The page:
Posted December 12, 2023
By Tom Brink, RAAA CEO
This question is more than rhetorical, because it impacts how the U.S. beef industry does business and what it puts on consumer plates. Let us start with the obvious, scientifically based answer: Angus is a breed with two colors (black and red). There is nothing unique about that fact. Many other breeds come in more than one color. A partial list of beef breeds also containing black and red animals include Simmental, Gelbvieh, Limousin, Salers, Brangus, Beefmaster and Wagyu. Even the Hereford breed now has black and white animals (Black Hereford), though most of the Hereford population remains red and white.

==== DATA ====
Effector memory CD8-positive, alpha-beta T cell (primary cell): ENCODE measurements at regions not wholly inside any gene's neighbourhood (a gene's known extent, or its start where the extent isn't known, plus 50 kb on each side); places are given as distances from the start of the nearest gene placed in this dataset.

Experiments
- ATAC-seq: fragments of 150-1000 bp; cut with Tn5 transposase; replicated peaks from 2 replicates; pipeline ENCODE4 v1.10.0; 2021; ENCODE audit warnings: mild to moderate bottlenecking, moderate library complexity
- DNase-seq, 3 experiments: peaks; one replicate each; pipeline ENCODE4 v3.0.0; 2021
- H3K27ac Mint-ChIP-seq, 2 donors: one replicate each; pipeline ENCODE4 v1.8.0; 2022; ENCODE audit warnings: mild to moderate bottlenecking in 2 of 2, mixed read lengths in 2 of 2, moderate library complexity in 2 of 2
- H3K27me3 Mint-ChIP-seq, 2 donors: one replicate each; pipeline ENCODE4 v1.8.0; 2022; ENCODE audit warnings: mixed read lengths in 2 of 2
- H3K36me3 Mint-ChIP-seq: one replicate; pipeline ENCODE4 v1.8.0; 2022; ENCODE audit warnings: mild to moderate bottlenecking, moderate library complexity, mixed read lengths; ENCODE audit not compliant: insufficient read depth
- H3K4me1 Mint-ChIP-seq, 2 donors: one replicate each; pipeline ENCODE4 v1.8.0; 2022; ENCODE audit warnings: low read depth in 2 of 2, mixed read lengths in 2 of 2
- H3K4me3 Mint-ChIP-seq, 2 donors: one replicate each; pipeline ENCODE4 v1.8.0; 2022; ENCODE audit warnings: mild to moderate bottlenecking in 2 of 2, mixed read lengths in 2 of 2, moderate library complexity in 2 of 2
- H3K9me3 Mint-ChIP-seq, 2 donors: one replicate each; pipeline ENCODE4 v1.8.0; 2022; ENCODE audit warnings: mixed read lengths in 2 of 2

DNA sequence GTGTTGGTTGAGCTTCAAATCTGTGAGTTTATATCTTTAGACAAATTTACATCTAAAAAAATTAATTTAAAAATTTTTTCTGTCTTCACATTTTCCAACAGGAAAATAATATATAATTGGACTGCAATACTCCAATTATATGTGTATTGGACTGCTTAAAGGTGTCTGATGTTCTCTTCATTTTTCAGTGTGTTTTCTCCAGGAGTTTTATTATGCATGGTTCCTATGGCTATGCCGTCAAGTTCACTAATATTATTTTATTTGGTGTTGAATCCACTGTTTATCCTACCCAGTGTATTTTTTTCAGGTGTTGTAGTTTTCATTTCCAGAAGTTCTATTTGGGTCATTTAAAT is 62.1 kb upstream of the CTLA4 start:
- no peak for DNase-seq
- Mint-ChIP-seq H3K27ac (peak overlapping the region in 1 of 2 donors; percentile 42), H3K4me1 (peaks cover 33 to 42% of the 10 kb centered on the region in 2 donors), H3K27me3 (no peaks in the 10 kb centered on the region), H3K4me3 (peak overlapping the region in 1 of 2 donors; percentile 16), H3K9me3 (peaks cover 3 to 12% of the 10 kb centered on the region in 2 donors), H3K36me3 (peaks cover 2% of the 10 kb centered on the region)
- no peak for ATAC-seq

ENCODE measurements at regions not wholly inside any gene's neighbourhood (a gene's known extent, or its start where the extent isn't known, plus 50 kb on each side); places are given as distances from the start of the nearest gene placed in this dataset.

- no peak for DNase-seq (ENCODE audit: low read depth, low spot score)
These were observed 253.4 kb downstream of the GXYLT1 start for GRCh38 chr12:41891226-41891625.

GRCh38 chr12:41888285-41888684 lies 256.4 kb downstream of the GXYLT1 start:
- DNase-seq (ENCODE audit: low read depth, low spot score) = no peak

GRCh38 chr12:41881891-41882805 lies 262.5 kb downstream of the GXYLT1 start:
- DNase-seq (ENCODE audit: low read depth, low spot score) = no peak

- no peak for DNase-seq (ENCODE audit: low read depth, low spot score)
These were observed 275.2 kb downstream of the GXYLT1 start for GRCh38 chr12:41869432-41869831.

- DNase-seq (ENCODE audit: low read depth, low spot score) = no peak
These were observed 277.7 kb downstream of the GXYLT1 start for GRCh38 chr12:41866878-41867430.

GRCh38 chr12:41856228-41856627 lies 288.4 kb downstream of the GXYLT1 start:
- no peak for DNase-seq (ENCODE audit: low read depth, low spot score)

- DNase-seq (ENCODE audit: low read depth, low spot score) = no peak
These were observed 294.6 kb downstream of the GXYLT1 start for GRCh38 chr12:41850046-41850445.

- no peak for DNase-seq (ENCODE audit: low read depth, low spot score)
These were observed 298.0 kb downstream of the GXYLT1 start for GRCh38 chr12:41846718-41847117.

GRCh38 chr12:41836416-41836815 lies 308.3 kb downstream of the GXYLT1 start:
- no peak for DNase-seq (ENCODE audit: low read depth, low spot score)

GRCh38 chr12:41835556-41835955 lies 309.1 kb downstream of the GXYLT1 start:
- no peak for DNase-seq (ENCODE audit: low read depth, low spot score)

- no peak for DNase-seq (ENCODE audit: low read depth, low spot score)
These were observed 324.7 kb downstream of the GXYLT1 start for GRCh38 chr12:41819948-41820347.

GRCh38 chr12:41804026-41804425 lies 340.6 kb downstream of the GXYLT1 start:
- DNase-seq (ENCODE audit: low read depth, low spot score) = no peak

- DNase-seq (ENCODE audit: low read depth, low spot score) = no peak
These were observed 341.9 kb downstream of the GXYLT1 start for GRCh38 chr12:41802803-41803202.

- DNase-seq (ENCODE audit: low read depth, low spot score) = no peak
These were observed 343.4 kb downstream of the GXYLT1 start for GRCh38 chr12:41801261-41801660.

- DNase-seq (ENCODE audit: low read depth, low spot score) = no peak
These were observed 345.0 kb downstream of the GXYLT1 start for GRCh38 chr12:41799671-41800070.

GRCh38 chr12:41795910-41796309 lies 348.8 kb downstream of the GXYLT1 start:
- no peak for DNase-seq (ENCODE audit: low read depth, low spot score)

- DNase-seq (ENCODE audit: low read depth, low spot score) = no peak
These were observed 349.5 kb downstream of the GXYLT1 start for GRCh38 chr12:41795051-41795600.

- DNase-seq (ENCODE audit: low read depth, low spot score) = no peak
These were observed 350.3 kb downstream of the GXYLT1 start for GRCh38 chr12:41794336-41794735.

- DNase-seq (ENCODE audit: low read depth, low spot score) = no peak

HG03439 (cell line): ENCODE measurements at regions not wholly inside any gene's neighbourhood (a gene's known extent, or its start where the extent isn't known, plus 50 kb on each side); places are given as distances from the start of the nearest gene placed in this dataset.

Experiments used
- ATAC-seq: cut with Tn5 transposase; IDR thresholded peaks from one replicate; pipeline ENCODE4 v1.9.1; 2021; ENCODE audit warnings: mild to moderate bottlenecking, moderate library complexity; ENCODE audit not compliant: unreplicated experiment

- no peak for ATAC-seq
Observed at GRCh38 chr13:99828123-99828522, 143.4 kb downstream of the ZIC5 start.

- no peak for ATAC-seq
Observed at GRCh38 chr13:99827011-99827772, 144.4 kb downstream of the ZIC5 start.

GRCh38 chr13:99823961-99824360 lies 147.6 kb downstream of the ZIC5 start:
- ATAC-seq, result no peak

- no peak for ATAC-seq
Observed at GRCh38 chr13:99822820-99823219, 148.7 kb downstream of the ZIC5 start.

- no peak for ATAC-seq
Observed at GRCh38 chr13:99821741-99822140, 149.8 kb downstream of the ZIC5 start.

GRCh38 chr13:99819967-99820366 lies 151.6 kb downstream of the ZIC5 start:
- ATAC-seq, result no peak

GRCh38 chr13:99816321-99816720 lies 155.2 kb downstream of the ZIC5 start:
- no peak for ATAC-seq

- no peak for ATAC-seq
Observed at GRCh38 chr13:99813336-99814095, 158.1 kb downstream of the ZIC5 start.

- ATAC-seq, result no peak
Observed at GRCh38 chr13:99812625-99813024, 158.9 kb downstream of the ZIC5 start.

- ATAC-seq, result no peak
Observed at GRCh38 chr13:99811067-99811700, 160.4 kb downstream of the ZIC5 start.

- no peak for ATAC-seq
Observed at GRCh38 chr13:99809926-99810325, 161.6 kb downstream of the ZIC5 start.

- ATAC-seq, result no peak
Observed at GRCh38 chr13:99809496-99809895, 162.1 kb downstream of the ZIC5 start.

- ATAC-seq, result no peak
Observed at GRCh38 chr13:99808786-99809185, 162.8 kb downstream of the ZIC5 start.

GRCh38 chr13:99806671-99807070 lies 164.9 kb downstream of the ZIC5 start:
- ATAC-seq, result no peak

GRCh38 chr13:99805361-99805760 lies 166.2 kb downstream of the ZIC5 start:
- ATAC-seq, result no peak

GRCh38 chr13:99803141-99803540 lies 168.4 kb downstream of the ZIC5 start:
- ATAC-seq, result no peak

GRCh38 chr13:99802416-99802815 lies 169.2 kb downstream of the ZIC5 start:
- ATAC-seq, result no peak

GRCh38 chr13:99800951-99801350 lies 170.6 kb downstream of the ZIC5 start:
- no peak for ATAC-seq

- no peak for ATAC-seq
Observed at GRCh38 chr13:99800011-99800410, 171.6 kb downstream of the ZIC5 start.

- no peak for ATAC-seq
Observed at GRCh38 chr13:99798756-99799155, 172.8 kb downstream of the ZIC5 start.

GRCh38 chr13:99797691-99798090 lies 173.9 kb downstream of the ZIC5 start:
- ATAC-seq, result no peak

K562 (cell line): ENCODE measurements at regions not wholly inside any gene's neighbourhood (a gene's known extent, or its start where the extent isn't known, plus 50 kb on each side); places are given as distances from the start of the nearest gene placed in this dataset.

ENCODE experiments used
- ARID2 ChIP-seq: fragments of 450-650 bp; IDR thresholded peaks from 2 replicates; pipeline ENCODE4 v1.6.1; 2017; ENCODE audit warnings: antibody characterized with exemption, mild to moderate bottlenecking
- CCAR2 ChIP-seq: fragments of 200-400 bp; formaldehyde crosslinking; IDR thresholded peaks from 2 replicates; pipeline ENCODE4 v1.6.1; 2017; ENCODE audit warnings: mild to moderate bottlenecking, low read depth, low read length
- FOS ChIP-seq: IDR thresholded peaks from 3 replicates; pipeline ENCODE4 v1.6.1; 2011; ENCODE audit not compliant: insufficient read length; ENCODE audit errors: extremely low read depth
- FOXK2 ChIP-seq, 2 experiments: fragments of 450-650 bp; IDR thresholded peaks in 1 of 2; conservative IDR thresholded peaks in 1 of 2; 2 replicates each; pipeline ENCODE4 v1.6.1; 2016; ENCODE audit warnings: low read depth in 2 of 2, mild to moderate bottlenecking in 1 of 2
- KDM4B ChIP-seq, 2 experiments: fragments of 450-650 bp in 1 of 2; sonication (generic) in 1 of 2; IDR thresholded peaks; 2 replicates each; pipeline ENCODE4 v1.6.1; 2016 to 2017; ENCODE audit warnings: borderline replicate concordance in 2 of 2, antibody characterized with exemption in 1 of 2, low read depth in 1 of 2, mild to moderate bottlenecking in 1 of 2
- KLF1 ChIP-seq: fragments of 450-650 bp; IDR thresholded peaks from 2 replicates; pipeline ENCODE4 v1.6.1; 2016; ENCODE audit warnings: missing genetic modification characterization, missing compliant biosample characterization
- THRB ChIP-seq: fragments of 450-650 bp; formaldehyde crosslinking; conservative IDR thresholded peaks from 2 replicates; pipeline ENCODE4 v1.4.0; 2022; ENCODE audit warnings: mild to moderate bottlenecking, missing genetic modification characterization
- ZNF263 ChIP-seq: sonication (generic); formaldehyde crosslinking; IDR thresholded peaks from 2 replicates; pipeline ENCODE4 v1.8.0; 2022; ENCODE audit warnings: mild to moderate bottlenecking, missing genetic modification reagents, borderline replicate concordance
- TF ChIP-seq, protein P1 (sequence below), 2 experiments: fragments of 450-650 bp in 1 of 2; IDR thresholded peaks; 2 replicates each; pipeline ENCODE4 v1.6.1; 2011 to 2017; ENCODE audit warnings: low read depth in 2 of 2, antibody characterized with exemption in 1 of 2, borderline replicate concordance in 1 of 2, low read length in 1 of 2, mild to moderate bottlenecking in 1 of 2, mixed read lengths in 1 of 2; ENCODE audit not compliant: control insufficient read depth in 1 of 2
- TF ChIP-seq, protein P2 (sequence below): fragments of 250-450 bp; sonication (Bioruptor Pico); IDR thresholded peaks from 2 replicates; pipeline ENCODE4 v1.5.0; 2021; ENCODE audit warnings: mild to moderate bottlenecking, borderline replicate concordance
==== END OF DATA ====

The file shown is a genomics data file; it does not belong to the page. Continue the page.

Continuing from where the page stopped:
The point is that breeds are about shared genetics and common ancestral pedigrees. Color is only skin deep. We know that Chevrolet makes black pickups, but not every black pickup you see on the road is a Chevy. Self-respecting Chevrolet enthusiasts will gladly discuss (maybe at length!) the attributes that make Chevy trucks great, without ever mentioning color. Paint color is irrelevant to the real value characteristics a vehicle possesses, just as hide color is not a breed-defining characteristic.
Applying this thought to our main subject of breeds in general and Angus in specific, we conclude that what defines a breed is shared DNA, not color. Red Angus cattle are genetically Angus, the same as black Angus are genetically Angus. We can say the same for red and black Simmental being equally Simmental. If you want Angus beef, you can get exactly that from either black Angus or Red Angus.